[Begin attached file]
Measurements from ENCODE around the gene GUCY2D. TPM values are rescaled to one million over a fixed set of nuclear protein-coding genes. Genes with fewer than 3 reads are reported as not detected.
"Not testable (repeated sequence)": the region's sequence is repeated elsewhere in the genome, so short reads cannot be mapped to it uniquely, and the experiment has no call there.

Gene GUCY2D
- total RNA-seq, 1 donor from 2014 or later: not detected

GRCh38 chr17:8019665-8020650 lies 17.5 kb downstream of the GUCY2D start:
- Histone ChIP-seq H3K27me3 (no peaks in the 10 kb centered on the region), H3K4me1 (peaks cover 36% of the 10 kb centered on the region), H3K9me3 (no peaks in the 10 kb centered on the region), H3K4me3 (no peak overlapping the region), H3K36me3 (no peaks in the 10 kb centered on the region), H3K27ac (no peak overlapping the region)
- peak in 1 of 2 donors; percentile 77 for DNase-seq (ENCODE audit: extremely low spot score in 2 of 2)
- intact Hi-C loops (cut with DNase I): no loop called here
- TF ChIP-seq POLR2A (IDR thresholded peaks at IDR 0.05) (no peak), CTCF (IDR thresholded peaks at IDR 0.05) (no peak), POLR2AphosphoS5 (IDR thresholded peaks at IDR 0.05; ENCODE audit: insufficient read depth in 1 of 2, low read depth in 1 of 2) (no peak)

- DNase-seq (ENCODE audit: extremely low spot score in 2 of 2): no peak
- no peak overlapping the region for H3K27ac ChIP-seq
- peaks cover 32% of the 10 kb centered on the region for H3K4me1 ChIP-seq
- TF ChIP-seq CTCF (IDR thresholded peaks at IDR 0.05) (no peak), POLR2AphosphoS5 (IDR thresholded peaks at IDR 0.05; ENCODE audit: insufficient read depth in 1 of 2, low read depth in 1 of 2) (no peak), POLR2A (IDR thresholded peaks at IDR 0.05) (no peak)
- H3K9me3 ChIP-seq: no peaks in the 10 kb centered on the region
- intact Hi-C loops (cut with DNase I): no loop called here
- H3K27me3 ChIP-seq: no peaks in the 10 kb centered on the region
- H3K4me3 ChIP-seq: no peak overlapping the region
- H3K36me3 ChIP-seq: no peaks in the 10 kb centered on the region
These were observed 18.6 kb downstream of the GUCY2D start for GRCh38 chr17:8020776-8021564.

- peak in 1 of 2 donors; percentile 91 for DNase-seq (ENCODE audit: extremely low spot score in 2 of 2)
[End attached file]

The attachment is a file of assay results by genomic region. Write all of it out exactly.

Measurements from ENCODE around the gene GUCY2D. TPM values are rescaled to one million over a fixed set of nuclear protein-coding genes. Genes with fewer than 3 reads are reported as not detected.
"Not testable (repeated sequence)": the region's sequence is repeated elsewhere in the genome, so short reads cannot be mapped to it uniquely, and the experiment has no call there.

Gene GUCY2D
- total RNA-seq, 1 donor from 2014 or later: not detected

GRCh38 chr17:8019665-8020650 lies 17.5 kb downstream of the GUCY2D start:
- Histone ChIP-seq H3K27me3 (no peaks in the 10 kb centered on the region), H3K4me1 (peaks cover 36% of the 10 kb centered on the region), H3K9me3 (no peaks in the 10 kb centered on the region), H3K4me3 (no peak overlapping the region), H3K36me3 (no peaks in the 10 kb centered on the region), H3K27ac (no peak overlapping the region)
- peak in 1 of 2 donors; percentile 77 for DNase-seq (ENCODE audit: extremely low spot score in 2 of 2)
- intact Hi-C loops (cut with DNase I): no loop called here
- TF ChIP-seq POLR2A (IDR thresholded peaks at IDR 0.05) (no peak), CTCF (IDR thresholded peaks at IDR 0.05) (no peak), POLR2AphosphoS5 (IDR thresholded peaks at IDR 0.05; ENCODE audit: insufficient read depth in 1 of 2, low read depth in 1 of 2) (no peak)

- DNase-seq (ENCODE audit: extremely low spot score in 2 of 2): no peak
- no peak overlapping the region for H3K27ac ChIP-seq
- peaks cover 32% of the 10 kb centered on the region for H3K4me1 ChIP-seq
- TF ChIP-seq CTCF (IDR thresholded peaks at IDR 0.05) (no peak), POLR2AphosphoS5 (IDR thresholded peaks at IDR 0.05; ENCODE audit: insufficient read depth in 1 of 2, low read depth in 1 of 2) (no peak), POLR2A (IDR thresholded peaks at IDR 0.05) (no peak)
- H3K9me3 ChIP-seq: no peaks in the 10 kb centered on the region
- intact Hi-C loops (cut with DNase I): no loop called here
- H3K27me3 ChIP-seq: no peaks in the 10 kb centered on the region
- H3K4me3 ChIP-seq: no peak overlapping the region
- H3K36me3 ChIP-seq: no peaks in the 10 kb centered on the region
These were observed 18.6 kb downstream of the GUCY2D start for GRCh38 chr17:8020776-8021564.

- peak in 1 of 2 donors; percentile 91 for DNase-seq (ENCODE audit: extremely low spot score in 2 of 2)